In the next few days I’d like to wrap up this discussion. Stay tuned! And feel free to comment! I’d love to hear from you!
The Internet has increasingly become a necessity for work, entertainment and education, to name a few. Many workplaces have broadband connections and people are switching to broadband at home every day.
While broadband connections are convenient for fast access at home, many people who travel for work, retreat to summer homes, or go on vacations will have to pay for another internet service while they are away, or do without. The latter option is become more difficult as the demands for internet access increase.
There is a simple solution for these situations—dial-up Internet. Although dial-up has lost popularity to it’s broadband rivals, it is still useful (and sometimes the only option) for travel and vacation. There are many reasons why:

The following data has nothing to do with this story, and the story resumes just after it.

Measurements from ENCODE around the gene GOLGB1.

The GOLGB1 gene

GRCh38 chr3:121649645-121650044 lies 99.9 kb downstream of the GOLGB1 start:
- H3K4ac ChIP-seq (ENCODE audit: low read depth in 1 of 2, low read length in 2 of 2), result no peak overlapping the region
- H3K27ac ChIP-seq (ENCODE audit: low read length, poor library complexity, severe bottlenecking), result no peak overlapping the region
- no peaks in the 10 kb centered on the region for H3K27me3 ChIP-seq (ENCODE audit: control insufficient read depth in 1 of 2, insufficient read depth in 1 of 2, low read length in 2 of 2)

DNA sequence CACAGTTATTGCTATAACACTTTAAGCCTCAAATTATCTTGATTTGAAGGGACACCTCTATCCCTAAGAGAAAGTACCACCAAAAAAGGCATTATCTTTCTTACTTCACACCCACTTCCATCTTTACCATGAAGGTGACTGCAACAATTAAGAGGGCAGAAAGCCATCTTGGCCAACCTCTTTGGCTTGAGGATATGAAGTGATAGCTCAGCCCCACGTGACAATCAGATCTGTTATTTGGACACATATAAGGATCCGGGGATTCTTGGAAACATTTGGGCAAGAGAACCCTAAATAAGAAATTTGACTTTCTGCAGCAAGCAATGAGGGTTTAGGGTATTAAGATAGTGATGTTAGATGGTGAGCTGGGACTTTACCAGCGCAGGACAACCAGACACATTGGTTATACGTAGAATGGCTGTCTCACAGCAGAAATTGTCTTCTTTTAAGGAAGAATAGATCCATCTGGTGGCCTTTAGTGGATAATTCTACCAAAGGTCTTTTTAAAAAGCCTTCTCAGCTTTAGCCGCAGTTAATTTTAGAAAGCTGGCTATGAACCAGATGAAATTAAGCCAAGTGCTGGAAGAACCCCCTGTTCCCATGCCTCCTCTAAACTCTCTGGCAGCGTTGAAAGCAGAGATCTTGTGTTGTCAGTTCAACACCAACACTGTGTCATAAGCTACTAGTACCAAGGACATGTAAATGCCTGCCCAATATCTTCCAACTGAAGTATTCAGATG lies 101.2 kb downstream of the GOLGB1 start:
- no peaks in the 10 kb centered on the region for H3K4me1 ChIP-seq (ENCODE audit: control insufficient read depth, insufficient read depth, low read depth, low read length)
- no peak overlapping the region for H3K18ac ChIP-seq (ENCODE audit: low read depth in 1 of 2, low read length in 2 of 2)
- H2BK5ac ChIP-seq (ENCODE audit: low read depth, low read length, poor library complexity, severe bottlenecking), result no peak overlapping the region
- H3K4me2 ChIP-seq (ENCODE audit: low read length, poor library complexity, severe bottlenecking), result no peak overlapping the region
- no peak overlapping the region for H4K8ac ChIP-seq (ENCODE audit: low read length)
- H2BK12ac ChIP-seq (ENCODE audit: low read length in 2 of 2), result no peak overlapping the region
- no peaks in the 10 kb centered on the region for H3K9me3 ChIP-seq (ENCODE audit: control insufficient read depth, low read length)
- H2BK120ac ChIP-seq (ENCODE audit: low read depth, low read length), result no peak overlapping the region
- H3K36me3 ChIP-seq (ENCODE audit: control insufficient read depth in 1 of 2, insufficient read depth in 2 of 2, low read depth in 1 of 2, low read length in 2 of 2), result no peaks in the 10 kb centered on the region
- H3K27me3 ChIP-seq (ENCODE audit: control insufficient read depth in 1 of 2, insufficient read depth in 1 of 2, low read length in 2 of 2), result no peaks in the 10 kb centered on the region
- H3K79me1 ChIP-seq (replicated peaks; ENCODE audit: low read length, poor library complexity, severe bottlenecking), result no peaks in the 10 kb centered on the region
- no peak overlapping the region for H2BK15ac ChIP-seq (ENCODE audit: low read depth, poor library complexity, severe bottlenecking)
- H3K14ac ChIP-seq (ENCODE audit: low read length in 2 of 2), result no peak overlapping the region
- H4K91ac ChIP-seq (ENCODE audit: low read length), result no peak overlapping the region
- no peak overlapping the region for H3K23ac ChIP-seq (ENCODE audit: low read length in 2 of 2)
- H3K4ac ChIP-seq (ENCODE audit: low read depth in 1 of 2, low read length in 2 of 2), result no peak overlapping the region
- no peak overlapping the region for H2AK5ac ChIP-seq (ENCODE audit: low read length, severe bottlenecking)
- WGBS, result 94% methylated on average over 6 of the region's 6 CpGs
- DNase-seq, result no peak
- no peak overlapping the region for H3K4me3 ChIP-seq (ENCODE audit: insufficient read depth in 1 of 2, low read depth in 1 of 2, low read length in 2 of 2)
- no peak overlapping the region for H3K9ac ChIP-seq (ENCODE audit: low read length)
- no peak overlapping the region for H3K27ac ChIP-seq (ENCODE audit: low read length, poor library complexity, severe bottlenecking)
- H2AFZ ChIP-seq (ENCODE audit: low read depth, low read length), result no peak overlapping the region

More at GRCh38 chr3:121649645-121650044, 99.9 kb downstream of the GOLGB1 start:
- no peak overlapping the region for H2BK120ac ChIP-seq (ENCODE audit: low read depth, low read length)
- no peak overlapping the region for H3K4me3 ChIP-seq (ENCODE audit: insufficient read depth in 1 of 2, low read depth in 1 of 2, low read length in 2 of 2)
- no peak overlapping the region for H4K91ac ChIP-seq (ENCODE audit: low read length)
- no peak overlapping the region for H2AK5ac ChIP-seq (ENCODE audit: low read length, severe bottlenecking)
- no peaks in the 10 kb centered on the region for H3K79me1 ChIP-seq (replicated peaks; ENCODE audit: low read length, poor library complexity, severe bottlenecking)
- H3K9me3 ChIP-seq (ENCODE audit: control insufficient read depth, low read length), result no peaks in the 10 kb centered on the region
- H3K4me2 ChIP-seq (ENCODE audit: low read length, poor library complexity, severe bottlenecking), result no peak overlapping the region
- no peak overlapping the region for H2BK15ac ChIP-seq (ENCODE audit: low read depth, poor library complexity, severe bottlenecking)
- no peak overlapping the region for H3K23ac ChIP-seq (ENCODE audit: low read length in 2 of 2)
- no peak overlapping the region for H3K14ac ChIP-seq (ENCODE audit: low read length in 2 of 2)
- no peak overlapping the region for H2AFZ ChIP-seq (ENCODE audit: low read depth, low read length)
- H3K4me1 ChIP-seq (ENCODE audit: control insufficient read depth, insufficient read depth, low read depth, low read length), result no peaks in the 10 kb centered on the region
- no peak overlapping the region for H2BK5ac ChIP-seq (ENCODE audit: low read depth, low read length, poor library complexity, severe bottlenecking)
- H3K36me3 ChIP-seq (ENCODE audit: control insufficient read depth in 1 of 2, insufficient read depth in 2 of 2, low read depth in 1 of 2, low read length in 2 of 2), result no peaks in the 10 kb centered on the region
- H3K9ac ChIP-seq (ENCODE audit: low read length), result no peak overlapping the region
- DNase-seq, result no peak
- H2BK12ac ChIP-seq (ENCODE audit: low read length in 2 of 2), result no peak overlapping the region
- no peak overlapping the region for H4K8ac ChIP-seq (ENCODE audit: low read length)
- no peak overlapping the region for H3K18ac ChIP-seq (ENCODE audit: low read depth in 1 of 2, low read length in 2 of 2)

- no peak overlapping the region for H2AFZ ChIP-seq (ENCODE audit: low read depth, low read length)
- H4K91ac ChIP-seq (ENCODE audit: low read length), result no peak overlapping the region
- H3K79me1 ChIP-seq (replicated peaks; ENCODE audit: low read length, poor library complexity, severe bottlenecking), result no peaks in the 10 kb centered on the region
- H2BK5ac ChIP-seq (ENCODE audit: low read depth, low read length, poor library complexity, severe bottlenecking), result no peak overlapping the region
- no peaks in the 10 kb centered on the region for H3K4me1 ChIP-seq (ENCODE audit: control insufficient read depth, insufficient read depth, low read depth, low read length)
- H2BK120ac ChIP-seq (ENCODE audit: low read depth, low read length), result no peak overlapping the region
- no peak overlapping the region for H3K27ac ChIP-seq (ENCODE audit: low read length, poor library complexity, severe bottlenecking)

Dial-up is quick and easy to set up—just plug in one phone cord and create a dial-up connection on the computer.
Dial-up is also easily moved, since it works on any land line phone, as long as the username and password is correct.
There are thousands of access numbers available throughout the US, making dial-up one of the most broadly available Internet services.
If you decide to start using dial-up for travel, you must first choose the best ISP. Many dial-up providers do not have contracts or term commitments, which means you can quickly sign up and then cancel after a vacation or business trip. If you take this option, be sure you understand the cancellation process to avoid a misunderstand or a billing dispute when you get back from vacation.